Why you should get vaccinations

(Courtesy of theccfblog.org)

Over the past couple of years, many parents and older individuals have chosen not to vaccinate against the flu, whooping cough and more.

I’ve heard multiple times “I’m not getting a flu shot because I always get the flu when I get the shot.” There is no scientific proof that if you receive the flu shot, you will get the flu. If you become ill, the virus was already in your system before the shot.

I am usually pretty open-minded about things, you do you, but think about how your actions will effect other people. In college, if you choose not to vaccinate not only are you putting yourself at risk, you’re putting your fellow classmates and professors at risk.

Many parents have chosen to not vaccinate against measles. According to the CDC, 600 measles cases have reported in the United States this year. That is the most since 1994. If you have forgotten, measles was eradicated back in 2000.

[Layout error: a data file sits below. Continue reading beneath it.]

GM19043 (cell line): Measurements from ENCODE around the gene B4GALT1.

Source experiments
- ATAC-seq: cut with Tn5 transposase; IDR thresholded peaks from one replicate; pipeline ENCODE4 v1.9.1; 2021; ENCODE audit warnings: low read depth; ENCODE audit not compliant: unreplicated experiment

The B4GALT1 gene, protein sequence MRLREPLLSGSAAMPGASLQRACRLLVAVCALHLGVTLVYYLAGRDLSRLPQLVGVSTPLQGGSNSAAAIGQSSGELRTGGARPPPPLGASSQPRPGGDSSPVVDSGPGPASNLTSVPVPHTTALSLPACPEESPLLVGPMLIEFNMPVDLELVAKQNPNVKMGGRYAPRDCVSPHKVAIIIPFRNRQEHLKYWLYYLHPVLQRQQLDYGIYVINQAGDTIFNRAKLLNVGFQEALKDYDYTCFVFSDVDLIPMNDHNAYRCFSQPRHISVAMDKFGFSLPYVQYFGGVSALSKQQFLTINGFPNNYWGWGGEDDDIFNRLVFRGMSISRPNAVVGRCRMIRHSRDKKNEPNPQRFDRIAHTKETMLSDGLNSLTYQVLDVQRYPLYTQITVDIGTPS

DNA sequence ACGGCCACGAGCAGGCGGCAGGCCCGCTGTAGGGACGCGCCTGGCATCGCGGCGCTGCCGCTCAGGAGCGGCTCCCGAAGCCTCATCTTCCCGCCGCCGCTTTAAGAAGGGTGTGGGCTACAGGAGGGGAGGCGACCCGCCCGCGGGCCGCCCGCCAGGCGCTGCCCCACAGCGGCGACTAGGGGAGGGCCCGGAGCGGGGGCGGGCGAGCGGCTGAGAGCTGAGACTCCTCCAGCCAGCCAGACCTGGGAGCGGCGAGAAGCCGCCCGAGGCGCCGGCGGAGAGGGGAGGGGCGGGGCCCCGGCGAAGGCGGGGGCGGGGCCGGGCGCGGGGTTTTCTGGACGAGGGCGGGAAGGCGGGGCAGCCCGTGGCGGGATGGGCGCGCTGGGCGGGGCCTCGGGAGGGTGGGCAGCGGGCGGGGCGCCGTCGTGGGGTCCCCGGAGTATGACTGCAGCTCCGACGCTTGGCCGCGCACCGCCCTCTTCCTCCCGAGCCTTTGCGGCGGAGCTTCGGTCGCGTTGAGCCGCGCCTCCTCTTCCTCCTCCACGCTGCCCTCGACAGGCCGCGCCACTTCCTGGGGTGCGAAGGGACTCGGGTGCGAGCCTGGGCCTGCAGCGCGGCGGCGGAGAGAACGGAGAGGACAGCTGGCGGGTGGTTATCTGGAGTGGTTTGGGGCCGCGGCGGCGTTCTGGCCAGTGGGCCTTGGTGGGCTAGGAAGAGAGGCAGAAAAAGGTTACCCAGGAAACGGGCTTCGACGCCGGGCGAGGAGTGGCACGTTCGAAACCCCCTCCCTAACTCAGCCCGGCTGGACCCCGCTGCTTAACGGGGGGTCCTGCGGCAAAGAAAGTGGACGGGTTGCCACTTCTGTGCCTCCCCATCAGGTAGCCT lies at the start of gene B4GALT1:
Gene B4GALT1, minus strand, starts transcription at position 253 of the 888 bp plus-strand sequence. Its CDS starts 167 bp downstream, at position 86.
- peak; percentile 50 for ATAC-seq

In Michigan and Seattle, Wash. outbreaks of whooping cough have hit high schools due to lack of vaccinations. During the Seattle investigation, they found 89 students who had not been vaccinated and the first person to get it was not vaccinated as well.

There have also been accusations that vaccinations led to Autism. Celebrity Jenny McCarthy has dedicated a large amount of time to the cause saying Autism is caused by vaccines. There is no scientific proof or evidence that it is caused by those shots.

Now I know science is not perfect. Any prescription drug on the market has potential side effects, and vaccines are no different. A lot of people take birth control to help with cramps, ovarian cysts and acne even with the side effects of blood clots, intense nausea, weight gain, sore or swollen breasts, mood changes, stomach pain, chest pain, headaches (severe), eye problems (blurred vision) and swelling or aching in the legs and thighs. Why? Because they’re only possible side effects, not guaranteed. At the end of the day, it still beats the alternative without the medicine.

Why would you choose to not vaccinate a sickness that has been eradicated or is preventable? There are over a million preventable sicknesses that have vaccines available. Next time you choose not to vaccinate, think about those that surround you and do some research.

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